Careers are for the dogs

Shea Wilson

Shea Hutchens-Wilson greets one of her four-legged friends during a visit to see her new initiative in action, “Arkansas Paws in Prison.”

After more than 20 years as an award-winning journalist and newspaper editor, Shea Hutchens-Wilson had an unexpected change in careers, but she stayed true to her passion to her four-legged friends.

In April 2011, Hutchens-Wilson left her beloved career in journalism to take on the challenges of Communications Administrator for the Arkansas Department of Corrections (ADC). It was a move that surprised and saddened both herself and the south Arkansas community where she was editor of the El Dorado News Times.

The El Dorado community hosted a farewell roast for Hutchens-Wilson. The mayor presented her with a key to the city and she was recognized for her service to homeless animals. All proceeds from the well-attended event benefitted the Union County Animal Protection Society.

Her service for animals in need continued at her new post in Pine Bluff. She started a unique program called “Arkansas Paws in Prison,” which was a partnership with animal shelters and advocate groups in the state. Selected inmates, under the guidance of professional dog trainers, work with rescue dogs and teach them basic obedience skills.

“Each year in Arkansas, hundreds of homeless dogs are euthanized. Paws in Prison reduces the number by providing loving, obedient, adoptable pets,” Hutchens-Wilson said. “Paws in Prison gives inmates the skills necessary to support successful rehabilitation and reentry – and ultimately improves public safety. At the same time, it is an opportunity for the inmates to repay Arkansas communities and some of the debts caused by their crimes.”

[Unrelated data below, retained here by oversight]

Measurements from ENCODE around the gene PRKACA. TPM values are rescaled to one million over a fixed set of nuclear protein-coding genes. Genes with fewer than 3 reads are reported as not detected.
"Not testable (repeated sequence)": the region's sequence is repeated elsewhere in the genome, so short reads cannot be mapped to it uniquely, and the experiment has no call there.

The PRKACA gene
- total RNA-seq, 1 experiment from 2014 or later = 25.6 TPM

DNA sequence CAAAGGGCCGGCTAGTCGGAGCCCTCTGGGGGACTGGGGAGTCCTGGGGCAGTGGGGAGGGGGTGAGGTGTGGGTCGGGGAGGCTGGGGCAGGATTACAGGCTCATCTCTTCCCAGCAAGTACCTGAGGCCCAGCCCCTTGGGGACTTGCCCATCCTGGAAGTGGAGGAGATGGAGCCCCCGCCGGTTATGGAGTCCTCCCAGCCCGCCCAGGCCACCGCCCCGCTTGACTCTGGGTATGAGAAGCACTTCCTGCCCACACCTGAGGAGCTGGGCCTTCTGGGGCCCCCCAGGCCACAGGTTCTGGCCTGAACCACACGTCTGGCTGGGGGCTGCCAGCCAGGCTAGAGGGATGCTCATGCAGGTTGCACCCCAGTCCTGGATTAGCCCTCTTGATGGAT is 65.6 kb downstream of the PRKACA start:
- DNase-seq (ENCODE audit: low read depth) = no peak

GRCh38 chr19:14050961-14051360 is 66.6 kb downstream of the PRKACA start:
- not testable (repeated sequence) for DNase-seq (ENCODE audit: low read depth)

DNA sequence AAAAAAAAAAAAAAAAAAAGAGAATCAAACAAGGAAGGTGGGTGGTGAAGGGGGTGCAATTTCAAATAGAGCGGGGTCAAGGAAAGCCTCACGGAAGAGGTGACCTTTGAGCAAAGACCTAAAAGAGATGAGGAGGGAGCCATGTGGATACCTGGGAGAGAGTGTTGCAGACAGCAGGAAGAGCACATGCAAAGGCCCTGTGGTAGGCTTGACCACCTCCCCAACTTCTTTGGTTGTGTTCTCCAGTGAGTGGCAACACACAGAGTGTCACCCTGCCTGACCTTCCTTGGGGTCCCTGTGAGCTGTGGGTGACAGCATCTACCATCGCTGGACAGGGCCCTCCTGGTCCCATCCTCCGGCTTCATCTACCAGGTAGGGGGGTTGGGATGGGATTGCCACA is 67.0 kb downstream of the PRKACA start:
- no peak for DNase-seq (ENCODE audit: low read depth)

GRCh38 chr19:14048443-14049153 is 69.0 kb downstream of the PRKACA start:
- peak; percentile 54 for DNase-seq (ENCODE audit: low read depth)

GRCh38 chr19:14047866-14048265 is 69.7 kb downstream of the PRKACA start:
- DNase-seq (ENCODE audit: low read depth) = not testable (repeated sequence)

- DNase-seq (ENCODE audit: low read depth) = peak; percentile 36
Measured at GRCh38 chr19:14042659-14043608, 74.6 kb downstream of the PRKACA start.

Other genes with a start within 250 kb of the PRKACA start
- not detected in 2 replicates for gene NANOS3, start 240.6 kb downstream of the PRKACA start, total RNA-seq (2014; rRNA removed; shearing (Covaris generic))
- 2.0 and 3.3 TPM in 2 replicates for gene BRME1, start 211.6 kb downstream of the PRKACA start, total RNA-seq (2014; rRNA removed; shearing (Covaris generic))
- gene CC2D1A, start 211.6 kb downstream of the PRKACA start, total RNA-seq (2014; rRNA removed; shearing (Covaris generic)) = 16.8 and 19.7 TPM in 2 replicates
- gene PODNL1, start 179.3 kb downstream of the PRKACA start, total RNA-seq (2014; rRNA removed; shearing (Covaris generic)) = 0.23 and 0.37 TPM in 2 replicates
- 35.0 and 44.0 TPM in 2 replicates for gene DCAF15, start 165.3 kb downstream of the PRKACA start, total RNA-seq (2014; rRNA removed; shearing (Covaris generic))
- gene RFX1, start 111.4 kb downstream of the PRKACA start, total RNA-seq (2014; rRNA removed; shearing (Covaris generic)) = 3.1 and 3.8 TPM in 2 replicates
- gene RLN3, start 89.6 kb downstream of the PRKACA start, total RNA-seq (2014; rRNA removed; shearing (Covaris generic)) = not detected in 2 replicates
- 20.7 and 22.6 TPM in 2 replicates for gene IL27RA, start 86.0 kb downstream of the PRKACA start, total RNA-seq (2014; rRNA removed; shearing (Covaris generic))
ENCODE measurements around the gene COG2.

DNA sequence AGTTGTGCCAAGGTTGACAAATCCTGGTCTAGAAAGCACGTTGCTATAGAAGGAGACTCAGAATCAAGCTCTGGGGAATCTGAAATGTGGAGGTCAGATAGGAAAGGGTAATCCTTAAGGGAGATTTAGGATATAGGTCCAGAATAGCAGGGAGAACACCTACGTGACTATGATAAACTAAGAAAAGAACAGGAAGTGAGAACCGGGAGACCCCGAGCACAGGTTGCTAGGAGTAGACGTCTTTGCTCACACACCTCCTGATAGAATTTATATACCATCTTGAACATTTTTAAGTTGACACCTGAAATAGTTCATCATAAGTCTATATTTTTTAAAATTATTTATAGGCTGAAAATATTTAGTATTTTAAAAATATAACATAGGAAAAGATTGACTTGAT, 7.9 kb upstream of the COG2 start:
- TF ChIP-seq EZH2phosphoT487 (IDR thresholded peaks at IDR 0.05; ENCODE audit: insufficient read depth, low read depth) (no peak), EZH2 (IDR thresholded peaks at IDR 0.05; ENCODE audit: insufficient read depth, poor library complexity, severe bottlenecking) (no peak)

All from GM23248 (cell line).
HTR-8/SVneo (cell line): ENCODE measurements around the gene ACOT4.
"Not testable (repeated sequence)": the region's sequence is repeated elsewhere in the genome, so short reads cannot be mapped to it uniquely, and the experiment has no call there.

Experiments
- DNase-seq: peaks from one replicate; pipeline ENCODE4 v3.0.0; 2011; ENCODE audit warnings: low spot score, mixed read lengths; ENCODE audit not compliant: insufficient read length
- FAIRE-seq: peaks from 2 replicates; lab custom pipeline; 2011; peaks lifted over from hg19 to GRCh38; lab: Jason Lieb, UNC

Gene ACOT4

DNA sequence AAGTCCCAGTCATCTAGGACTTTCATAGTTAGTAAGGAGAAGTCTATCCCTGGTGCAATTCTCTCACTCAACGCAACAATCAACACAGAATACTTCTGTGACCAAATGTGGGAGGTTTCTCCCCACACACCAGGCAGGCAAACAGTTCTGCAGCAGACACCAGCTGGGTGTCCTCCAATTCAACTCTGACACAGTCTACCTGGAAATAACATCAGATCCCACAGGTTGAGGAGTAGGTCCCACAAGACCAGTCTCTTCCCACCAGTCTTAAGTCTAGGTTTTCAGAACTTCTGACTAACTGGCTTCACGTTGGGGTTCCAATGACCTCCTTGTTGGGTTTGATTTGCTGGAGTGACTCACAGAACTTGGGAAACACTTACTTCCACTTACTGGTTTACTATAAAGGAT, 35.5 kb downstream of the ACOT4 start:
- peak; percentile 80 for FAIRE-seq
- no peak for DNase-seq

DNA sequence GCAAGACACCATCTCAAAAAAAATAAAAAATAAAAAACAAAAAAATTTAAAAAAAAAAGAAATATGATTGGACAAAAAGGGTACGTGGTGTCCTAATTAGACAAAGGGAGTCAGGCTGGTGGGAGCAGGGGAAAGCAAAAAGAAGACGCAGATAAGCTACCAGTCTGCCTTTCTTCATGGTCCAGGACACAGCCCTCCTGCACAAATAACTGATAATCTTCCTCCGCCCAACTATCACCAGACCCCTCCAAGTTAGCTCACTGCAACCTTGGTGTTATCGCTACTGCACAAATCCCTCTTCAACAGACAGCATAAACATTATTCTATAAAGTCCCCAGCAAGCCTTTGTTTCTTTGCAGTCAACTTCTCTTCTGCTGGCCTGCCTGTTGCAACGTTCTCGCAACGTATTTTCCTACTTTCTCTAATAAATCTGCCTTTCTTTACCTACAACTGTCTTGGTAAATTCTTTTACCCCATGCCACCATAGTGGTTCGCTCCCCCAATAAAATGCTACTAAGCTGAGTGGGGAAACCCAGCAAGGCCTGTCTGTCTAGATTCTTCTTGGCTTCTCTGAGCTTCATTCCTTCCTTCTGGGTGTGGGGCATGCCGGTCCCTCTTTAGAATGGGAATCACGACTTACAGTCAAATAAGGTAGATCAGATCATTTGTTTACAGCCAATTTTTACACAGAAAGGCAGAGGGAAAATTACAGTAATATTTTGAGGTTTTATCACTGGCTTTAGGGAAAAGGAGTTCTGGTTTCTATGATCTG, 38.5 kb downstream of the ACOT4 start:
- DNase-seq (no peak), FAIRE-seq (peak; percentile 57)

Since she launched the program in December of 2011, she said the ADC has seen a positive impact on relations between inmates and staff, which ultimately improves security.

“We’ve begun training service dogs, too,” she said. “Some of these stories are truly inspirational. People in wheelchairs and autistic children have seen their lives greatly improved by the adoption of our dogs. Seeing this process and watching how it impacts the ones adopting dogs and the inmate trainers is incredible. These animals were literally on doggy death row until they came to us. This is about redemption and second chances for the dogs and the inmates.”

Hutchens-Wilson came to SAU the fall of 1986 with the idea of transferring later to a larger university, but she found a place of belonging on the Magnolia campus. And halfway through her college career, she married her sweetheart, David Wilson.

She said she was inspired by several SAU professors, such as Dale Whitman, English professor; the late Gisele Souter, French professor; the late Dr. Jerry Cortez, mass communication professor; and Dr. David Crouse. Hutchens-Wilson said her college years forged her future.

Her journalism career began at SAU where she worked for The Bray.

“SAU opened my eyes to the world,” said Hutchens-Wilson. “My college experience had a profound impact on my life and I made some wonderful friends there.”

A member of the Alpha Sigma Alpha sorority, Hutchens-Wilson divided her time between school work, sorority events and her job at The Bray.

“The Bray was where I landed between classes. I always loved the discussions and debates around the office and the hustle and bustle…and frustrations…of putting out a weekly college paper,” she said.

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